this mode? What about waitstates (can they be used)? It could be
helpful to use the Paced Master mode, bucause I could use the ACK
signal (as states on the manual). However, the drawback is that in
this mode the transfer is initiated by the peripheral with a DMA
request (DMARx#), which is something I can't do with my peripheral.
Any suggestions?

More generally: What's the relation between the DMA modes (Master,
Paced Master, Slave, Handshake, External Handshake) and having an
Asynchronous or a Synchronous transfer? I understand each concept
separately, but not the relation (or rejection) between them. All of
your comments and clarifications are VERY welcome (indeed, they are
NEEDED!)

Regards,

JaaC
"Jaime Andres Aranguren Cardona" <jaime.aranguren@ieee.org> wrote in message
news:14a86f87.0308181934.321b92ce@posting.google.com...
> Thanks for the comments, > > I've decided to connect the peripheral D7-0 to DSP's D39-32. That way, > I can use either 32 bit DMA with stride of 2, or 32 bit packed DMA (at > the moment I don't know which one exactly to use). Could someone, > please, elaborate further on 32bit packed DMA? How to use that? I am > affraid, that if I use 32 bit DMA with only the odd addresses, and a > DMA stride of 2, I'll waste internal memory on the DSP, because I'd > had to write my data to a buffer which is twice as big as needed, and > only half of it will be actually read, specifically, the locations > with odd addresses.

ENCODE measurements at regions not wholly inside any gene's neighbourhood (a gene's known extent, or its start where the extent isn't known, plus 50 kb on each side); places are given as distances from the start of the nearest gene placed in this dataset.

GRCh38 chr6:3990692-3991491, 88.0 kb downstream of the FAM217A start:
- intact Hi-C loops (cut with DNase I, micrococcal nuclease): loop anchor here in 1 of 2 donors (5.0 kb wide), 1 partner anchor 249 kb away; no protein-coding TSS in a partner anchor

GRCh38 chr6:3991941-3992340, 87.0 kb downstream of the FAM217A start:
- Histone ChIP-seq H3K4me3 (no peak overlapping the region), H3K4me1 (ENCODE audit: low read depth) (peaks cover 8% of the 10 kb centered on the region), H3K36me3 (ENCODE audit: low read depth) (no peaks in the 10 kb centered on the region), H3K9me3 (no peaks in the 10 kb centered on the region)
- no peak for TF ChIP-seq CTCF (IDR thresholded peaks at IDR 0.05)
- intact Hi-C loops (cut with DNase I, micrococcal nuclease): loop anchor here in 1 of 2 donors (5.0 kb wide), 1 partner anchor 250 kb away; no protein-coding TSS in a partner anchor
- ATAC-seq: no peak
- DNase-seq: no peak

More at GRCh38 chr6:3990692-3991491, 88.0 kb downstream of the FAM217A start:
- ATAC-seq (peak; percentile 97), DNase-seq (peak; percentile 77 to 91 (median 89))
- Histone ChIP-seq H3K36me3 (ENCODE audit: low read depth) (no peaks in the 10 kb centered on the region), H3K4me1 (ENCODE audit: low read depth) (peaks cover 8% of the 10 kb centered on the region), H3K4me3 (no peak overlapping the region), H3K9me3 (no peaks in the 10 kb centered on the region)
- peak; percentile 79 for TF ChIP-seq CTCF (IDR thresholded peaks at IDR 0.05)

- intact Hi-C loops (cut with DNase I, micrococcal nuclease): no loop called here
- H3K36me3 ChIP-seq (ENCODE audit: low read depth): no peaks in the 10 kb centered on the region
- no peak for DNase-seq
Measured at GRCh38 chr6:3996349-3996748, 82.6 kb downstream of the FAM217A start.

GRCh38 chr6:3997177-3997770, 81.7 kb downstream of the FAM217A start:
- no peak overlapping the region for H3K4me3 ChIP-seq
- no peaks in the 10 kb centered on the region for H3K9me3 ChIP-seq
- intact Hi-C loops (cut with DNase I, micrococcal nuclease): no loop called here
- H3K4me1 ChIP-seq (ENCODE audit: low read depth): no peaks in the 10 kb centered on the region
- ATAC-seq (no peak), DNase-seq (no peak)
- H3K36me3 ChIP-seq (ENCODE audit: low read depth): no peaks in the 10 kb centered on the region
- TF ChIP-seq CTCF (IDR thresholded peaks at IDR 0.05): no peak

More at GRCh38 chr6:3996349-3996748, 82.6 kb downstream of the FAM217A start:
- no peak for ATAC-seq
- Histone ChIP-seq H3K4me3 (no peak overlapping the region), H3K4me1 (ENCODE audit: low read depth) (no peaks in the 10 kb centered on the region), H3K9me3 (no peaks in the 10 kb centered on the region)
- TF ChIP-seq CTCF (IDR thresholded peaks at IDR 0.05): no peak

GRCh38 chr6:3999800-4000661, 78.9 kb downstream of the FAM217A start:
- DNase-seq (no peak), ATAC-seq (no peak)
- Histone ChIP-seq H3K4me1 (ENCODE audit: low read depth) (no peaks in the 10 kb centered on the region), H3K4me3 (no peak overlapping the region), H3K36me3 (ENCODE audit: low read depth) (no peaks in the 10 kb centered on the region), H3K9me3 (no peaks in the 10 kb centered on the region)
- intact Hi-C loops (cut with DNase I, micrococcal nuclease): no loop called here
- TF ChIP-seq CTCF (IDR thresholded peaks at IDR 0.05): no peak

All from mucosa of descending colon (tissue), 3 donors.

Read page 6-29 - section on 32 bit external transfers. You will want to use PMODE = 100. See table 6-2 for details on this mode. It says in page 6-29 that all values of EI, Em and EC are allowed. When you do DMA transfers from internal to external , you can specify the internal step as well as the external step (as well as the count and starting address) using the IMx and EMx registers. So I don't see the stride of 2 as a problem for you (esp. on the internal side). You can set the internal stride to 1 and external to 2.
> My peripheral has no CS signal, for using the MSx signal of the DSP. > Besides that, I've found on the HW system that MS2 and MS3 are free, > so I've decided to use this kind of connection: > > DSP Side Peripheral > MS2# or'ed WRH# ----> WR# > MS2# or'ed RDH# ----> RD# > > (Or'ed means using a logic "OR" gate) Any opinions about this? > > Another issue: I need to use the ACK signal, to control the speed at > which data is written to the peripheral, but the transfes should be > started by the DSP. I've found in the 21160's manual, that in Master > Mode, the DSP initiates the transfers, but at a speed that the DMA > buffers are always full. Isn't it possible to use the ACK signal in
What this means is that the DMA makes sure that the buffers aren't starved for data. So if your peripheral slows down the transfer rate using the ACK signal, the DMA engine will also adjust and slow down. So you should be able to use the Master mode (unless my understanding of how the ACK works is wrong). Cheers Bhaskar
> this mode? What about waitstates (can they be used)? It could be > helpful to use the Paced Master mode, bucause I could use the ACK > signal (as states on the manual). However, the drawback is that in > this mode the transfer is initiated by the peripheral with a DMA > request (DMARx#), which is something I can't do with my peripheral. > Any suggestions? > > More generally: What's the relation between the DMA modes (Master, > Paced Master, Slave, Handshake, External Handshake) and having an > Asynchronous or a Synchronous transfer? I understand each concept > separately, but not the relation (or rejection) between them. All of > your comments and clarifications are VERY welcome (indeed, they are > NEEDED!) > > Regards, > > JaaC